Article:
Hospitals are complex adaptive systems which means they do not respond in predictable ways to rules and policies. It also means that efforts to improve safety must combine rules and standards with messier activities that respect the importance of culture, innovation, and iterative learning in the clinical setting. A variety of strategies have been employed to create safer systems, including: Simplification Standardization Building in redundancies Using checklists Improving teamwork Communication Learning from past mistakes
If you want to achieve anything, you are going to make some enemies along the way. Don’t be afraid of making enemies. It’s a given, it’s certain, it’s going to happen. You can choose any undertaking you want, even the ones that are the least combative ones possible, if you want to make an impact on it, you are going to end up pissing off some people, offending others and making some your enemies.
You also need to realize that the bigger your goal, the more foes you are going to make. If your goal impacts a small amount of people, you are going to have smaller opposition. But if you want to do something to change the world, you are going to make a lot of ENEMIES! The only people in the world who have no enemies are those choose to live and die doing absolutely nothing. Heck even someone as peaceful as The Buddha had many critics and enemies. How can you imagine doing anything worthwhile without having someone who tries to come in your way?
If you don’t lose weight, they will call you fat. If you lose weight, they will say you should be happy the way you are. If you don’t do charity, they will say you are selfish. If you do charity, they will say you are doing it to for attention. The reality is that no matter what you do some people will always have a problem with you. If you try and make those people happy, you are going to make another set of people angry. Some people will always stand in your way, no matter what you do. The goal is not to remove opposition, but to march forward despite the opposition.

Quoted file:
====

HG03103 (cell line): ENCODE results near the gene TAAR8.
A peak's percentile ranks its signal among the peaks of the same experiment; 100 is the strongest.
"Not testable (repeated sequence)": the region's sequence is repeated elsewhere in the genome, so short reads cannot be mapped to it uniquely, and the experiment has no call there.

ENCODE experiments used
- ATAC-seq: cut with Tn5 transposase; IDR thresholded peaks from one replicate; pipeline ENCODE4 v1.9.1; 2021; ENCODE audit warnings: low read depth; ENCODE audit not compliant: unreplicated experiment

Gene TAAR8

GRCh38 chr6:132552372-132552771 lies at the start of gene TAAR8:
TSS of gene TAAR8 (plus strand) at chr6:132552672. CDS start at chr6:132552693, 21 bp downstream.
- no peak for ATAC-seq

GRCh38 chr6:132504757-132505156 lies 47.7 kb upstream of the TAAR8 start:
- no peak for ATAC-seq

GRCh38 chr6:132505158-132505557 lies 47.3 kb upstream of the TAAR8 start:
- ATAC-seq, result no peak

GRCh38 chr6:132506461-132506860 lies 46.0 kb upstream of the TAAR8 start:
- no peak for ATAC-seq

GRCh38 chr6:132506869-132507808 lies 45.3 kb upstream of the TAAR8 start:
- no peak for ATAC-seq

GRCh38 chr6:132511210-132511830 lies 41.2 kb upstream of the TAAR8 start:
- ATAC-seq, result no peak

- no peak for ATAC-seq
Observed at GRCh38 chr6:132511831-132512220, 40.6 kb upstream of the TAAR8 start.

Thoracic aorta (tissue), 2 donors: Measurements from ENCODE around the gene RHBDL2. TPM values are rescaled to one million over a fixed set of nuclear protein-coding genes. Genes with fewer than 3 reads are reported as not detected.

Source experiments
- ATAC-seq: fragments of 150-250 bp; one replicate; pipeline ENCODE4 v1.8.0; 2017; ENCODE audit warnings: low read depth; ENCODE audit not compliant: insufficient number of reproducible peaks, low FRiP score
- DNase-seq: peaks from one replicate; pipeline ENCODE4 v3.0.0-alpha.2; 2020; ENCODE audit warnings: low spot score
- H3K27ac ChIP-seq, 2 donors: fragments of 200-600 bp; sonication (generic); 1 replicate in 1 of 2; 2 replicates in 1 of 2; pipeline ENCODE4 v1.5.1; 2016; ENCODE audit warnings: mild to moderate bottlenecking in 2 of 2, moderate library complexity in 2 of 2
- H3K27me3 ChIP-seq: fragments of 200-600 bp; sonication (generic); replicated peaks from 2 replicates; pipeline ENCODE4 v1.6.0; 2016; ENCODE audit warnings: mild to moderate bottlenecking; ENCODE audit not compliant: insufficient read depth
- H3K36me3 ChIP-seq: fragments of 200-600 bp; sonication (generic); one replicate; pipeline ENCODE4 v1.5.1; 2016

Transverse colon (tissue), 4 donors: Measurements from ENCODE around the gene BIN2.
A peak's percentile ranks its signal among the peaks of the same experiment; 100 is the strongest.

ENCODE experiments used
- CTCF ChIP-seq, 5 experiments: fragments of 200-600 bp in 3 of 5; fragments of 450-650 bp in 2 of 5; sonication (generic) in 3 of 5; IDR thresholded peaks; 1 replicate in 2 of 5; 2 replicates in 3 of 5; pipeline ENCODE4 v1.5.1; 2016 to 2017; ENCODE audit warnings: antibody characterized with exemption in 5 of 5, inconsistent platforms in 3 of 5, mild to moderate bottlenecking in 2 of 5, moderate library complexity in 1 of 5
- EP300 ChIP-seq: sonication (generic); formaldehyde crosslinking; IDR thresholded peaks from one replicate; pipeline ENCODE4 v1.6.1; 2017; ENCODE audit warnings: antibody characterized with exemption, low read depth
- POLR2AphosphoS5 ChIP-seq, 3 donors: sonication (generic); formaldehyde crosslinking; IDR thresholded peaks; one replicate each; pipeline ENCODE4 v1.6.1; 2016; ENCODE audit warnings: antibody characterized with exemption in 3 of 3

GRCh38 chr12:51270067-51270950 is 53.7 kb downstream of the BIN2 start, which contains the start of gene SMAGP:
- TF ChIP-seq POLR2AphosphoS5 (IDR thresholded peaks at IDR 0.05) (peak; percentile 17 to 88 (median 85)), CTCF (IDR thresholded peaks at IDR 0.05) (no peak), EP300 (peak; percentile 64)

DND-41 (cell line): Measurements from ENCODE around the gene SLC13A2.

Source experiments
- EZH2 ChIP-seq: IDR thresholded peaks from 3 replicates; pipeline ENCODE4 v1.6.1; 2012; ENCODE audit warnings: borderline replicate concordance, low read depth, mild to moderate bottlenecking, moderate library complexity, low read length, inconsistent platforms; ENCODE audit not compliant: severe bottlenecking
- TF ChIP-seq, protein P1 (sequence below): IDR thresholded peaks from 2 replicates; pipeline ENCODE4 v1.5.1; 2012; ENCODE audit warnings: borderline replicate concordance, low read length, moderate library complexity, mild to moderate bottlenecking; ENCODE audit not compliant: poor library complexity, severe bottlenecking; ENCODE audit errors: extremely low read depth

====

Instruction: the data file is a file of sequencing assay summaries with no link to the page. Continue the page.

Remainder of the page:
Now criticism is not always bad and sometimes it is very helpful. Read the article Why Criticism is Important And Will Help You Succeed for when criticism can be helpful. But for the most part, enemies, criticism and opposition play a much more destructive role than a constructive one.
Now I won’t encourage people to go out and actively make enemies out of everyone, as that is just stupid. Obviously it is helpful when you have to deal with the least amount of opposition along the way. My point is that while you should not actively seek out enemies, you SHOULDN’T BE AFRAID of making them, especially when your goal is something really important to you.
Having Enemies can actually increase your potential for success.
Aren’t enemies supposed to come in your way? Then how do they actually increase your chances of success? Well they do, especially if you have the right ingredients in you to begin with. The reason is that when the enemy taunts you or tries to come in your way, or ridicules you it actually gives you much more motivation to prove them wrong and show them the stuff you are made of.
Secondly, enemies are often competitors and competition is a really power thing, it forces you to push against your limits. Read the incredible story of mankind’s progress in space during the Space Race between USA and the Soviets. When they were both trying to prove their supremacy, man ended up visiting the space, walking in space and even managed something that was dreamed of for thousands of years, visiting the moon. Most of us would have dreamed of having permanent moon bases by now or even bases on Mars and yet none of that happened when the cold war ended. When the two countries became space “allies”, ironically both lost the motivation to keep pushing the bar and became happy in their comfort zone, leading to almost no progress.
When having enemies actually increases your chances of success and the lack of them leads to you becoming stale and losing motivation, isn’t it much better to have them around?